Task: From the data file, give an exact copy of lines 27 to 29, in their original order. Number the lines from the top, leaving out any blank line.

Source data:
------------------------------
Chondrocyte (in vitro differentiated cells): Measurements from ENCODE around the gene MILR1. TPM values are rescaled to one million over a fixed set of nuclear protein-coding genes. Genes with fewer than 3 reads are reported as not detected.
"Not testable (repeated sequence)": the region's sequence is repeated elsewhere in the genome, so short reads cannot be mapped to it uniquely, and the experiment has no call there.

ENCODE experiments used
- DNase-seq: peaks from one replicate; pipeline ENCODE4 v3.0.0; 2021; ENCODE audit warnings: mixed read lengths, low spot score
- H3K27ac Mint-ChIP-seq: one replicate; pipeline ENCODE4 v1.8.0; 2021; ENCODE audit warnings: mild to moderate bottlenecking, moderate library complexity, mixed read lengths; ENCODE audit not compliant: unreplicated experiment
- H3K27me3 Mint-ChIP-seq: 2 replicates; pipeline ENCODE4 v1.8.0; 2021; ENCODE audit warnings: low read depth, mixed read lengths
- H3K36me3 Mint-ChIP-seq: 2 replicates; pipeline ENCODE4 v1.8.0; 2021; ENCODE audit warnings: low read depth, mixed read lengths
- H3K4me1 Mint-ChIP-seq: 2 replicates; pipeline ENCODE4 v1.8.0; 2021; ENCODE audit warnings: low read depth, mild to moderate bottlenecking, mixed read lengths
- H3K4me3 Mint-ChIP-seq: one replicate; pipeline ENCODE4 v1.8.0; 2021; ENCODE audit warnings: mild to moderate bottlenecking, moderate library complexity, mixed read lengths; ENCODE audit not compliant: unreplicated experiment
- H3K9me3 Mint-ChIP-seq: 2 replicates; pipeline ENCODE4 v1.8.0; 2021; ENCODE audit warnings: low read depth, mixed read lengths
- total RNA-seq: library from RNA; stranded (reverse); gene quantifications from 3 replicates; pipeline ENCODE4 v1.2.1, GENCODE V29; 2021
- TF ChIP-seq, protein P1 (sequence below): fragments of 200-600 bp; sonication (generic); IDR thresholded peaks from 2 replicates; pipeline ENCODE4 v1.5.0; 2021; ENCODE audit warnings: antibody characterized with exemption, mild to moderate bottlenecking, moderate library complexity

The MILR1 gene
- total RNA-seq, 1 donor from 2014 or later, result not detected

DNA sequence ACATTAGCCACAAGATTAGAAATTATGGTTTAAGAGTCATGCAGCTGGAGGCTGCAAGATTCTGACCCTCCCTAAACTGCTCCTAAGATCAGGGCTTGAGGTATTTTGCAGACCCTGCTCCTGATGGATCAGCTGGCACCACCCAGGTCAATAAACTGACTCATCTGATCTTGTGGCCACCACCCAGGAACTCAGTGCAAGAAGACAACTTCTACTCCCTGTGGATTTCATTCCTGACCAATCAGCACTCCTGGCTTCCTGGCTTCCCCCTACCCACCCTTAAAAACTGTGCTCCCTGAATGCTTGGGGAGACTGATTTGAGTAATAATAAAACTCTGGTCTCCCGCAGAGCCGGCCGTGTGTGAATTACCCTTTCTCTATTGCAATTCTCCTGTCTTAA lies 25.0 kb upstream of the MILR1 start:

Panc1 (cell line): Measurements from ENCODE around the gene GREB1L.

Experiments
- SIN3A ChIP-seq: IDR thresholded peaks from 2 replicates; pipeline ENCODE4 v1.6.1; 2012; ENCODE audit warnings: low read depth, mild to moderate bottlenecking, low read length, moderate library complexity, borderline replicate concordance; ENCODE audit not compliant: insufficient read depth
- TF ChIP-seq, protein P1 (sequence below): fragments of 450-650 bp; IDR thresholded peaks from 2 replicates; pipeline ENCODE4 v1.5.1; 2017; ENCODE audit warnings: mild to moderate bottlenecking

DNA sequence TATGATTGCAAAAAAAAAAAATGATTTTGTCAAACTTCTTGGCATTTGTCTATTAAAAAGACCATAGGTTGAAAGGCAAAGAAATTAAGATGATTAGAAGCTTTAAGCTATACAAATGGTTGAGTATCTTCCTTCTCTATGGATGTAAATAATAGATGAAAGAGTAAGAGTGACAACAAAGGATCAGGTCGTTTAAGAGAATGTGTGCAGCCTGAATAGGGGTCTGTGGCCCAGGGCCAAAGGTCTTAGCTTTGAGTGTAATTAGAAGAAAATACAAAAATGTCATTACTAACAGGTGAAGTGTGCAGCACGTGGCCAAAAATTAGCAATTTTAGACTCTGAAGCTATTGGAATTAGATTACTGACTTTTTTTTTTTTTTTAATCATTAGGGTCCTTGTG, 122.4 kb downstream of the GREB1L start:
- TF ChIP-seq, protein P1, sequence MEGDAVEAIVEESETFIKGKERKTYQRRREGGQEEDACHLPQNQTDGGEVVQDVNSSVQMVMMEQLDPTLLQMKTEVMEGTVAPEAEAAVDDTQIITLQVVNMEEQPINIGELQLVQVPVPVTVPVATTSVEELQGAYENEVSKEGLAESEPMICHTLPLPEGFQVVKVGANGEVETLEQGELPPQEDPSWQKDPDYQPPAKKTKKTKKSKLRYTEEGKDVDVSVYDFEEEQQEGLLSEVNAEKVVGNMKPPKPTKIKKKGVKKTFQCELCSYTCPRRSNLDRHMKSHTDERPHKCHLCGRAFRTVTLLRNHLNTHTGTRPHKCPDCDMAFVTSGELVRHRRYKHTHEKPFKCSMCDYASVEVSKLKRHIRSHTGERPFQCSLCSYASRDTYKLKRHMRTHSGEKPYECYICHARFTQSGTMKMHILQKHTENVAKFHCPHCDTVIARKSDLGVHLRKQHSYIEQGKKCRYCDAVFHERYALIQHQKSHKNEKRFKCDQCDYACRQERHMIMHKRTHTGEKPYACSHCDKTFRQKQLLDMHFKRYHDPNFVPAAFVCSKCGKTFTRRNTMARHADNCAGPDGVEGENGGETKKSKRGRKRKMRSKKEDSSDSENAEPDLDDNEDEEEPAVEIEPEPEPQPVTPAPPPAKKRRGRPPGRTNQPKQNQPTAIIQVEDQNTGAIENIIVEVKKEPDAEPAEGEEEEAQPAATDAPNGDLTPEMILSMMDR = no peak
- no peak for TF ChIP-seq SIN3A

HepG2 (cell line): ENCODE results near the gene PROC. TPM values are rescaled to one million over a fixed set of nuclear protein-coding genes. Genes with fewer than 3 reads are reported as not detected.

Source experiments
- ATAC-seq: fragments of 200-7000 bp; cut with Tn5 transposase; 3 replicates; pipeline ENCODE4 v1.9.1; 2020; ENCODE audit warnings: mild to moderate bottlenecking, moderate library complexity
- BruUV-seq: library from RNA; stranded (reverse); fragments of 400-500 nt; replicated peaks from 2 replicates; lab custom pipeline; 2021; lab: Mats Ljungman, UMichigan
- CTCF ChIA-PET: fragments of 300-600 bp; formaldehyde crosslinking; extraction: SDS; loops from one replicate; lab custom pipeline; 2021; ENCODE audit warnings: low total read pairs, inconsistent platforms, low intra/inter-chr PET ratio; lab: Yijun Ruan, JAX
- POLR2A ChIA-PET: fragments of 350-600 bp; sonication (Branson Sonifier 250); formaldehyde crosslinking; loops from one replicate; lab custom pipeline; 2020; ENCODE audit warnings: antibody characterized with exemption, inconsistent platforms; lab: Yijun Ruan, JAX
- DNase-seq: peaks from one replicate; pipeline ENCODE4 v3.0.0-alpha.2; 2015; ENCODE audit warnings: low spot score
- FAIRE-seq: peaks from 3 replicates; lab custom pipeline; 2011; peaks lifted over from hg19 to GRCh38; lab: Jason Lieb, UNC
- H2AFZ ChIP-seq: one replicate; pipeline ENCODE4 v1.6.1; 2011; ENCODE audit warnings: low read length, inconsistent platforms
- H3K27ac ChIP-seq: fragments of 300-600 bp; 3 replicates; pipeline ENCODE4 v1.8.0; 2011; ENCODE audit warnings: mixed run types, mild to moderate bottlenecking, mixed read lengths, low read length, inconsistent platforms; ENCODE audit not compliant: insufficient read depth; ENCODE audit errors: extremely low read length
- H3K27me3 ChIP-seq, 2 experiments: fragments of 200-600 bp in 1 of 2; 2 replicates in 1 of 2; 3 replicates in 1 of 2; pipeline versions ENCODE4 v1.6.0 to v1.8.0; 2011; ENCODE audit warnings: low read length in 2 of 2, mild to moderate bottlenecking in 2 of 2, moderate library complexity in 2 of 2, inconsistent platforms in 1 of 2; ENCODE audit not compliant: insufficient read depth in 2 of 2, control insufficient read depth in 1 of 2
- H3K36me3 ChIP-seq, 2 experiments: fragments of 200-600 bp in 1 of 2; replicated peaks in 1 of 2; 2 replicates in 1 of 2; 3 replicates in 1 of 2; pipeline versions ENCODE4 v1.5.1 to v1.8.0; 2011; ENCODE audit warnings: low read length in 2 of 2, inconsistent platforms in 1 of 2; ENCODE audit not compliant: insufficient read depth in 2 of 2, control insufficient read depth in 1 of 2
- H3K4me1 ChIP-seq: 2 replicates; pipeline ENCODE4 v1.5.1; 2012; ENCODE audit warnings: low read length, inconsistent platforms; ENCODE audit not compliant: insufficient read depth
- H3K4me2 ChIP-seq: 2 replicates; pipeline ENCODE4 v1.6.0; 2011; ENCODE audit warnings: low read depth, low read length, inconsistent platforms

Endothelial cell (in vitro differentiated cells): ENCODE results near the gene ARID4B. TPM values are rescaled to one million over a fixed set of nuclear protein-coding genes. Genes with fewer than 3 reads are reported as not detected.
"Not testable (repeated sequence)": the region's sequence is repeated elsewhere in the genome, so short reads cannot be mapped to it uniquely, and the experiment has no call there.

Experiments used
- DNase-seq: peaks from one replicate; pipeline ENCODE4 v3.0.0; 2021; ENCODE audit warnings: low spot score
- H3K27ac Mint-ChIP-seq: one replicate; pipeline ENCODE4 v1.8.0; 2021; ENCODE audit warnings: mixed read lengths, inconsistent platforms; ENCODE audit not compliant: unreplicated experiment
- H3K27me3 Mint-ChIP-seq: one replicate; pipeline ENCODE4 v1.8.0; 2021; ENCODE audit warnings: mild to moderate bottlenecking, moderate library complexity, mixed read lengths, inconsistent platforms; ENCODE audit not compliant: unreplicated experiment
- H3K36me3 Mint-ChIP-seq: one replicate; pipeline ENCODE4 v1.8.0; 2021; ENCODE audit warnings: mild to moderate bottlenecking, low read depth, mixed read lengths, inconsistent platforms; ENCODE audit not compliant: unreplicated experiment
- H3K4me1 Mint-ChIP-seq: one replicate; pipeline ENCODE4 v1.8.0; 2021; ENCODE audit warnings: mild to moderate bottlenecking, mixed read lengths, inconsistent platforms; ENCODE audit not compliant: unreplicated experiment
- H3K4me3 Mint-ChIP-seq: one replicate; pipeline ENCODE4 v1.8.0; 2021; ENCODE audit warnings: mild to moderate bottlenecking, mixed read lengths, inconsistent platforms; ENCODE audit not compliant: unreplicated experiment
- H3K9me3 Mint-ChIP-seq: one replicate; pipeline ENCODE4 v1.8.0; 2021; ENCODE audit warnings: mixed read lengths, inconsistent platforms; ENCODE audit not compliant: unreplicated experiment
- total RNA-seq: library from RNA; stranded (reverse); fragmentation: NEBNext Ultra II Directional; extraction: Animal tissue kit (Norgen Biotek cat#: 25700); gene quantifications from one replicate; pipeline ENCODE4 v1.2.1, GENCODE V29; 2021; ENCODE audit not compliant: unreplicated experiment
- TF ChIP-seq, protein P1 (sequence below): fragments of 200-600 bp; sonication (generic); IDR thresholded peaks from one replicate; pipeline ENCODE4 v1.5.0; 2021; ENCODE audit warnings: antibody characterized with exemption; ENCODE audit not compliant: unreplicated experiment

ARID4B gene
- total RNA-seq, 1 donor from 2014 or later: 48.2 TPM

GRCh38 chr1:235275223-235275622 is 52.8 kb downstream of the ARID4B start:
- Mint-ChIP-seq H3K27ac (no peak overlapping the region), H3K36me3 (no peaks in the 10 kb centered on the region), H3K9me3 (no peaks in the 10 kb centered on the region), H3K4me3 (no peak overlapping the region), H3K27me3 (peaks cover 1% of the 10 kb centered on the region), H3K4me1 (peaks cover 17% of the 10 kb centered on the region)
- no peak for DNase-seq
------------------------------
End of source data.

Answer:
- CTCF ChIA-PET: fragments of 300-600 bp; formaldehyde crosslinking; extraction: SDS; loops from one replicate; lab custom pipeline; 2021; ENCODE audit warnings: low total read pairs, inconsistent platforms, low intra/inter-chr PET ratio; lab: Yijun Ruan, JAX
- POLR2A ChIA-PET: fragments of 350-600 bp; sonication (Branson Sonifier 250); formaldehyde crosslinking; loops from one replicate; lab custom pipeline; 2020; ENCODE audit warnings: antibody characterized with exemption, inconsistent platforms; lab: Yijun Ruan, JAX
- DNase-seq: peaks from one replicate; pipeline ENCODE4 v3.0.0-alpha.2; 2015; ENCODE audit warnings: low spot score